If you were to imagine a woman who bakes horror-inspired confections, Christine McConnell probably isn’t who you’d have in mind. The Los Angeles native is supermodel-tall with a head full of brunette hair that looks to be pulled straight from a Pantene commercial. She’s been known to rock a ’50s housewife-inspired dress on more than one occasion, and she’s prone to starting her sentences with “whatchamacallit.” When I tell her she forgot to email me her photos, her adorable response is, “Oh, crackers!” Let’s face it: The woman is as sweet as apple pie. Or perhaps, in the case of McConnell, she’s as sweet as a giant Alien-inspired facehugger monster sugar cookie.
The professional photographer-turned-amateur baker started gaining attention in July when pictures of her creepy-crawly sweets began making their way around the web. She now has more than 100,000 Instagram followers and is currently fielding offers from book publishers and TV production companies. While McConnell’s deliciously scary creations are the main attraction—an eerie coiled snake covered in stark white frosting; waffle cones with chocolate tentacles and gnashing berry monsters; a monstrous cake featuring Danzig’s famous skull logo, dotted with “melting” candles—her DIY back story is just as interesting. (Besides photographing her kitchen creations, the self-taught photographer also stages her own photo shoots, making the clothes she wears in them and constructing the backdrops.) AP spoke to the baker about her favorite Tim Burton movies, being fearless in the kitchen and getting the nod of approval from Danzig.
How did you start baking?
CHRISTINE McCONNELL: I started baking cookies when I was a teenager just for fun. Then, probably two years ago, I started getting a little more artsy and crafty with the cookies. I think I started with gingerbread cookies that were kind of funny looking, like a little provocative. And then I just started messing with making them creepier. It just took off from there, and they’ve become so popular. I actually really love doing it, so I think it’s gonna be my thing now.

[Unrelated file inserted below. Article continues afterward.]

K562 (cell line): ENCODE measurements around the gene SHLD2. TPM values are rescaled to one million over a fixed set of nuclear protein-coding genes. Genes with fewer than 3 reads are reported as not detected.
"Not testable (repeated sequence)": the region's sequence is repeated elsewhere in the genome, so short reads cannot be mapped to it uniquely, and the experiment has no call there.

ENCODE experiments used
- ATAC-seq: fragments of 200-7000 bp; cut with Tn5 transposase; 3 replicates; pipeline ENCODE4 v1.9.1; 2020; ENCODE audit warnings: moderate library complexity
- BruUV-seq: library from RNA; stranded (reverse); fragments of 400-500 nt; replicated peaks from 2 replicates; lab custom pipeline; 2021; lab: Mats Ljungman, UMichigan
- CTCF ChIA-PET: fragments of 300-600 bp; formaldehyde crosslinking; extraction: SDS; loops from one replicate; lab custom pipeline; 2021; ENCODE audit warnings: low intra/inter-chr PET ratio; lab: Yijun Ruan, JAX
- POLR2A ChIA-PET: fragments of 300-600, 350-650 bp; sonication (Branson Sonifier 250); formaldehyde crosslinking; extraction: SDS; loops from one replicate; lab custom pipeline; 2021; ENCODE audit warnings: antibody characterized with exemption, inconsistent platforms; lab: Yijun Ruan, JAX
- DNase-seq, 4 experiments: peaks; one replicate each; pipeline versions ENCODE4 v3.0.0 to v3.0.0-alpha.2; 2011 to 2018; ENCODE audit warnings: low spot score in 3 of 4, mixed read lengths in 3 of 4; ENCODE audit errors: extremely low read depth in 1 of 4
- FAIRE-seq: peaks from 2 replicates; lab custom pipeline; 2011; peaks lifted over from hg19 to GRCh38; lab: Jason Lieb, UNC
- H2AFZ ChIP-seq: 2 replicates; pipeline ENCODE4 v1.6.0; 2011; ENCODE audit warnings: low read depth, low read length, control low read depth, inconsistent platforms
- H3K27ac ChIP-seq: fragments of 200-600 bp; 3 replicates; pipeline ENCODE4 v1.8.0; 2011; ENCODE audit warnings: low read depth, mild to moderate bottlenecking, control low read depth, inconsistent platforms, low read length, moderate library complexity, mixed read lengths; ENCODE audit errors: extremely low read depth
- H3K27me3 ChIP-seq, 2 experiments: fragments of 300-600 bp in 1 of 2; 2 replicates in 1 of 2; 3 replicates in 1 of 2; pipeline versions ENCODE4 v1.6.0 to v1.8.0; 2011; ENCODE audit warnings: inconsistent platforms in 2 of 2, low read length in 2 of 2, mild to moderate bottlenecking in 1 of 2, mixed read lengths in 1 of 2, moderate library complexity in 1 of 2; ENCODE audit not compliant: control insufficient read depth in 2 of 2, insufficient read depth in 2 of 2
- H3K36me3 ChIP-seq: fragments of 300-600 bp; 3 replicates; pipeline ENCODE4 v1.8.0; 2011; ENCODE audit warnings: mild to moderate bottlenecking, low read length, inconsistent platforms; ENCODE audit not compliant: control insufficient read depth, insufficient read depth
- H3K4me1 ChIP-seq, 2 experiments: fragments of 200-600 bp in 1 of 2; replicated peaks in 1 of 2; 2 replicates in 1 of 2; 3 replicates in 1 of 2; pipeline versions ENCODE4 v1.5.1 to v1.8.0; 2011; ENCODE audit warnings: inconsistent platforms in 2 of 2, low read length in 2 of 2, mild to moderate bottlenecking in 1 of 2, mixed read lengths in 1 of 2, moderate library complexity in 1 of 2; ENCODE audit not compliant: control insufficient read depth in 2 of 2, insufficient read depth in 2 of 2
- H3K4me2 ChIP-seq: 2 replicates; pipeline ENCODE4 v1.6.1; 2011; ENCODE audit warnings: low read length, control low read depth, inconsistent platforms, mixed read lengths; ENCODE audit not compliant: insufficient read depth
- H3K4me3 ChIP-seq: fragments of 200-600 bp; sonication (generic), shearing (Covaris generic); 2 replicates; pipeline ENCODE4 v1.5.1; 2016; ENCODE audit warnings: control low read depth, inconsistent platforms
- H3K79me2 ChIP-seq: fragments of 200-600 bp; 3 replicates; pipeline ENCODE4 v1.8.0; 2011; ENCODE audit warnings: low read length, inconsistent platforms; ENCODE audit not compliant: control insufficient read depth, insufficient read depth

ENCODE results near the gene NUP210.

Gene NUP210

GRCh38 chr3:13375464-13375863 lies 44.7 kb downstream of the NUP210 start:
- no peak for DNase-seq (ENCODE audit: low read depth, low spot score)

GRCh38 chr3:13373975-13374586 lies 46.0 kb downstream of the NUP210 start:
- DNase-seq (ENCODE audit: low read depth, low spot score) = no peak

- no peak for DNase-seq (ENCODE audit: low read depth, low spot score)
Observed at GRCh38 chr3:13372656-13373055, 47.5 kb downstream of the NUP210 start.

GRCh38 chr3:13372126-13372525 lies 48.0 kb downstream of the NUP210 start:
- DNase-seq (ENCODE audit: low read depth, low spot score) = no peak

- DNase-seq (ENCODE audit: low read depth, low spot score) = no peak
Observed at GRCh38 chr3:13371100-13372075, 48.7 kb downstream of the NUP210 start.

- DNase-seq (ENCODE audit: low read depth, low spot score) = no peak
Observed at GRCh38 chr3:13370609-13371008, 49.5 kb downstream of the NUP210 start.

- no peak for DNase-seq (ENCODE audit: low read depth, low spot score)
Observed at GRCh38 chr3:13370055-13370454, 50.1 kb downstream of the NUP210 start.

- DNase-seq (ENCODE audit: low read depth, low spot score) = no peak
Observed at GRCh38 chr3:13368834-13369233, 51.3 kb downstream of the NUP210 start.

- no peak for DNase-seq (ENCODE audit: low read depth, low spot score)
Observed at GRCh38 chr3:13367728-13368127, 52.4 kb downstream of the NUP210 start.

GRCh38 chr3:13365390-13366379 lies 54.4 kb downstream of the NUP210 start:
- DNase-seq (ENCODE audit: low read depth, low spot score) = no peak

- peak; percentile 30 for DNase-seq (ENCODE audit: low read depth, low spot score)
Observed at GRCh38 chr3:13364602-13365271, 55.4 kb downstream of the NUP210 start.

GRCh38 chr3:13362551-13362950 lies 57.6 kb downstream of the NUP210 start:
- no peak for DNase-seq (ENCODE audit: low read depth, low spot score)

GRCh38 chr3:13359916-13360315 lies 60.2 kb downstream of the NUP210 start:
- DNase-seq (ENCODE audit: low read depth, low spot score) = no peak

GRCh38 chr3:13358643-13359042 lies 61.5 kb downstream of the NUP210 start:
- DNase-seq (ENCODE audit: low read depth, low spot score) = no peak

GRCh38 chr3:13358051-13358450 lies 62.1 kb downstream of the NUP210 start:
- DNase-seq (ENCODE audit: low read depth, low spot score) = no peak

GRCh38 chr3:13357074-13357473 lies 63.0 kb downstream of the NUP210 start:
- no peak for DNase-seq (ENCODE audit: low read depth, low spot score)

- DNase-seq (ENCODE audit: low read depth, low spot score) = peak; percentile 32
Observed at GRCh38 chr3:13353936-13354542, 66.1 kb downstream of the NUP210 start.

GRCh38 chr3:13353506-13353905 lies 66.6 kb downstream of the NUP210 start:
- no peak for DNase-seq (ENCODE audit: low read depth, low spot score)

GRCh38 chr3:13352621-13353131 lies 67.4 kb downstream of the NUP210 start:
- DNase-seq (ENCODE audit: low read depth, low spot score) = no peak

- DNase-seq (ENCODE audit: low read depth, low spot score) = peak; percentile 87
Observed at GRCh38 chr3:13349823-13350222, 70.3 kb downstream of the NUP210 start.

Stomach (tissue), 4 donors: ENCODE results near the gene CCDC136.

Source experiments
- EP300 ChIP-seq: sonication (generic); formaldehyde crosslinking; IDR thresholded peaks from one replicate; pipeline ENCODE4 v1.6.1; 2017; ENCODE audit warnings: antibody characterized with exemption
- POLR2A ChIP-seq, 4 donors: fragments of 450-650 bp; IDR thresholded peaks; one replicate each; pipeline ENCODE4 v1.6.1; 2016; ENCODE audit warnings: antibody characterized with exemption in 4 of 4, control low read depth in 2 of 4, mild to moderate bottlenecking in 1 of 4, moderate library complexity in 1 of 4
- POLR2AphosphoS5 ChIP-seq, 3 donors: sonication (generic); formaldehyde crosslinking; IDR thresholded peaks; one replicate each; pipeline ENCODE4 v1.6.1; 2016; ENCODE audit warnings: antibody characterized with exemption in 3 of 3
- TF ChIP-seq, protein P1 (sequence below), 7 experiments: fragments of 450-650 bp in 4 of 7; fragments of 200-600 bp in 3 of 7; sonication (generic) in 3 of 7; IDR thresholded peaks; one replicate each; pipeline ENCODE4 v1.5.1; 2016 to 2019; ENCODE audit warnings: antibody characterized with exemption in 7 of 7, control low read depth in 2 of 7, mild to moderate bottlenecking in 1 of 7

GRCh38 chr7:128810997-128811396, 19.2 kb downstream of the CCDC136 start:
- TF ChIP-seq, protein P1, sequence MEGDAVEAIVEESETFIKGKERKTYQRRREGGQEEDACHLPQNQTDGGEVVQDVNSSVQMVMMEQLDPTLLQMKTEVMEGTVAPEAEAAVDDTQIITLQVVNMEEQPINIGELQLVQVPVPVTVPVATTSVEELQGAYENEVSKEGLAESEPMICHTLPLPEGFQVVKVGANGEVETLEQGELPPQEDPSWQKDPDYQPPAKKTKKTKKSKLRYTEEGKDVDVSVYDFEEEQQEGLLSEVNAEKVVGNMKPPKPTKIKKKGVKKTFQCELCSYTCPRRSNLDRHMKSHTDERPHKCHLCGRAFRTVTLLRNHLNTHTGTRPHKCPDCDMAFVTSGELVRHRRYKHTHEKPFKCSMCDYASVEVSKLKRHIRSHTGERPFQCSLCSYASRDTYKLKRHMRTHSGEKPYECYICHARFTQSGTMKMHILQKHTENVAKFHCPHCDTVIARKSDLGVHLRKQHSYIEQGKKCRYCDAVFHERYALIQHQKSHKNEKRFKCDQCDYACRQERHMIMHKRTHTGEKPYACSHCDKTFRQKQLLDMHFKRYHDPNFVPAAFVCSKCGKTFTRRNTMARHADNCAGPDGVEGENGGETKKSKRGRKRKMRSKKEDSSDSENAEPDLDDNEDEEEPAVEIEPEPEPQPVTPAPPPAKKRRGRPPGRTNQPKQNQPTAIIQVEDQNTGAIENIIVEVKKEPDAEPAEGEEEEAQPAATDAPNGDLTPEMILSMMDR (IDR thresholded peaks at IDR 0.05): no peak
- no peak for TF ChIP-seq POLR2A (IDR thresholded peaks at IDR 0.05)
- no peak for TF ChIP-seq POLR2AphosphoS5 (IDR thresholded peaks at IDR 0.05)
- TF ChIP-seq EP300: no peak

Most people start learning to bake by making cupcakes or cookies, but you’re like, “I decided to make waffle cones!” and it turned into something else completely.
[Laughs.] I had no intention of ever making them bizarre; I just started making them. You can bend [the cones] any which way, and after you’ve waited a couple seconds they freeze. I made all these waffle cones, and then I was like, “Well, what if I filled them with custard and made a trifle?” Then I started making tentacles, and I was like, “Well I could probably make little monster faces on the strawberries.” And before you know it! That’s usually how a lot of the projects would go. I never really know what’s happening until it’s happening. Determining when you’re going to stop is the trickiest part.
What inspired you to take these desserts and make them dark and spooky?
I was really moved by that scene in Edward Scissorhands where this inventor is making these cookies that are actually pretty benign, but he’s making them in this weird, spooky, cool factory. I just loved the combination of the creepiness and having a sweet dessert. And I’m kind of a sugar addict. I love things that are morbid. It’s just the most fun combination I can think of.
It’s funny that you mention Edward Scissorhands because many of the articles about you describe you as a “pin-up girl meets Tim Burton.”